Studious students start studying


Pinellas County School Boards releases exam dates.

Lauryn Watts and Megan Heller

Testing season for the FSAs and EOCs is coming up in the next few days. The FSAs and EOCs, “serve Florida students by measuring education gains and progress”, according to which means very soon everyone will be curious as to what the schedule is, so that they can plan what tests they’ll be exempting, which subjects to study which nights, and how to properly prepare for the tests they will be having that day. 

The first week of May will be FSA reading, which will take place on the Thursday and Friday, ninth graders only will test these days. The following week will also be for FSA reading, but it will be for tenth graders, on Monday and Tuesday. In that same week, everyone who will be taking the Biology EOC will take it on Wednesday. The Thursday and Friday of that week will be the Geometry EOC. Algebra 1 students will be testing on the Monday and Tuesday of that following week. Shortly after Algebra 1, will be the US history EOC. The makeups for this test will be the next week. Any other make ups will be on the 16th and the 17th.  If you would like to see the testing schedule more compact and organized, then look below.

5/2 – 5/3/2019

FSA Reading (9th)

5/6 – 5/7/2019

FSA Reading (10th)


Biology EOC (all)

5/9 – 5/10/2019

FSA EOC Geometry

5/13 – 5/14/2019

FSA EOC Algebra 1


US History EOC (make-ups 5/20)

5/16 – 5/17/2019

Make- up Testing


US History EOC (for AP US history students)



As the school year ends, end-of-the-year exams start. This means students have to begin studying and preparing for these tests. There are several different studying techniques that students use to get ready. Depending on the class and the type of test, the way to study can differ. According to Princeton Review, the steps to doing well on exams include:

“1. Make a finals game plan.

2. Start early.

3. Study in this order: a) definitely b) probably c) might be on the final

4. Give yourself more time to study for your toughest classes.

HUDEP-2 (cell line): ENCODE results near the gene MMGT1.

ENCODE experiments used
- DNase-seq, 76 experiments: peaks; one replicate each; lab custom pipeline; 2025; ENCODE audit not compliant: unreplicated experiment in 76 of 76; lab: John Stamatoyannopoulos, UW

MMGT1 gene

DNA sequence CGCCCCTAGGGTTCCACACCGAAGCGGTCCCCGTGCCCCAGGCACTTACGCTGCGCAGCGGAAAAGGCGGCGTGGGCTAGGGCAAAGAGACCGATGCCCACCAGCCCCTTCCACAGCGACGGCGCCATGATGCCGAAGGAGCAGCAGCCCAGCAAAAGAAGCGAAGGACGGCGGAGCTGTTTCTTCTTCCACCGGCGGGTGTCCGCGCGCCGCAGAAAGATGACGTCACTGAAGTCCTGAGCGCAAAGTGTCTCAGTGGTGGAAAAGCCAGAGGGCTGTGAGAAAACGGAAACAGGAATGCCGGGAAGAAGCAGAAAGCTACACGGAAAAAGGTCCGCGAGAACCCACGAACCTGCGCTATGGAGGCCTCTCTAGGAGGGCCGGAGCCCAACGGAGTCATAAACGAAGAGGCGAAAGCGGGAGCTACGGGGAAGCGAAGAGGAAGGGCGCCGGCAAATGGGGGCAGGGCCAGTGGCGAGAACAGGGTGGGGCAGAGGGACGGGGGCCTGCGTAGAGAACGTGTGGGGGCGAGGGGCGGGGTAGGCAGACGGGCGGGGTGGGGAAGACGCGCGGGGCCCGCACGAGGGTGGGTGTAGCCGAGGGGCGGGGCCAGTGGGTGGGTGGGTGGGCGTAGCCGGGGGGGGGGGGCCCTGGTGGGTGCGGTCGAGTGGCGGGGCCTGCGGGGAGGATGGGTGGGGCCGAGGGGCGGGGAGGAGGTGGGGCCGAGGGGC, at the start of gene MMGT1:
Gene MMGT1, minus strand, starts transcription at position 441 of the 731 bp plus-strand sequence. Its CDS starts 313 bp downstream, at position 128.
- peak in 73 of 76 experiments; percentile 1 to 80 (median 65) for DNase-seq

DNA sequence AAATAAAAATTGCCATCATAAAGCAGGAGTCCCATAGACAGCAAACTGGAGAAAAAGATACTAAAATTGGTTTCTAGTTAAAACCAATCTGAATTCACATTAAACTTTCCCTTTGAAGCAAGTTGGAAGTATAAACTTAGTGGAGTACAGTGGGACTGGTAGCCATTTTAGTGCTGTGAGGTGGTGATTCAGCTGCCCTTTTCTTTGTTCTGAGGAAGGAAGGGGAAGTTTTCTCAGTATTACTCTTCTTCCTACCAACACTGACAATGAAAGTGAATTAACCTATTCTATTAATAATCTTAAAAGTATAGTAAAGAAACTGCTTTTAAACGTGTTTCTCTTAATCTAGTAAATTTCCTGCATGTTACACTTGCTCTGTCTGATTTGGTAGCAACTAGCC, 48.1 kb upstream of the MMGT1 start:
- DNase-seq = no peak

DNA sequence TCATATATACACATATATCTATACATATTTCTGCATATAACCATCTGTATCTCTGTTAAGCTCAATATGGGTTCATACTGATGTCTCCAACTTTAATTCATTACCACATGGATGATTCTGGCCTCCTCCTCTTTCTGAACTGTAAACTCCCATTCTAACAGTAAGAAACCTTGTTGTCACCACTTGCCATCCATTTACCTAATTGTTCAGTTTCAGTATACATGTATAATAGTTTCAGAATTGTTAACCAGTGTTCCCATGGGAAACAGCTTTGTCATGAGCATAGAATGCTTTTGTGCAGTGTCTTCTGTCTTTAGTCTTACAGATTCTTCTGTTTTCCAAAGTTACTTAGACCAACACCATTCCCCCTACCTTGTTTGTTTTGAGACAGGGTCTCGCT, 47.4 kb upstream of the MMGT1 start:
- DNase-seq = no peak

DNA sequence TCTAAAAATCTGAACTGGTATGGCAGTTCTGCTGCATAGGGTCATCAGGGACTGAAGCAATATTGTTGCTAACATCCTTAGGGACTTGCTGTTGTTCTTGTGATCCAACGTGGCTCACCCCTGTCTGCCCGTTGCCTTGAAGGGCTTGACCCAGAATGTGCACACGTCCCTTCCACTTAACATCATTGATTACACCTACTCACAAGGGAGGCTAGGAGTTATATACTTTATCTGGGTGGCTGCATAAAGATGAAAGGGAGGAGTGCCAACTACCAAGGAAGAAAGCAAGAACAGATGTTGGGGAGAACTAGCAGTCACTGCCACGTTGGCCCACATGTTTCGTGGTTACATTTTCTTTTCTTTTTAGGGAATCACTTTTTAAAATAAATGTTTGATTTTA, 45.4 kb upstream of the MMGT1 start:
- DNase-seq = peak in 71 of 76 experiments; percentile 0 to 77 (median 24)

5. Form a study group.

6. Talk it out.

7. Get creative with study aids.

8. Study your notes.

9. Quiz yourself.

10. Make sleep a priority.

11. Take five [minute breaks].

12. Brain food is real.”

When studying for exams, it can seem very overwhelming, but by “[planning] out study sessions (for ALL exams), [it is easier to] get a better handle on how much work [there is],” (Princeton Review). Another way to make sure to be not only mentally prepared, but physically prepared is to get an adequate amount of sleep and do not pull all-nighters, take study breaks, and most importantly eat a balanced diet with plenty of water. Another way to make studying more engaging and interesting is by forming study groups with friends and finding different study techniques. Another way to get the most out of studying is to  discover the best learning style. There are several different types of learning styles, which include, an auditory learner, visual learner or kinesthetic learner. An auditory learner prefers to learn by listening. Visual learners prefer to learn by seeing. Kinesthetic learners prefer to learn by doing. Each of these ways of learning require different techniques. Sajia Chowdhury, sophomore, said, “I feel fairly prepared for exams because I feel like my teachers have gone over the necessary material, but I am still going to be studying. I usually use the study guides that the teachers provide and flashcards to study for exams.”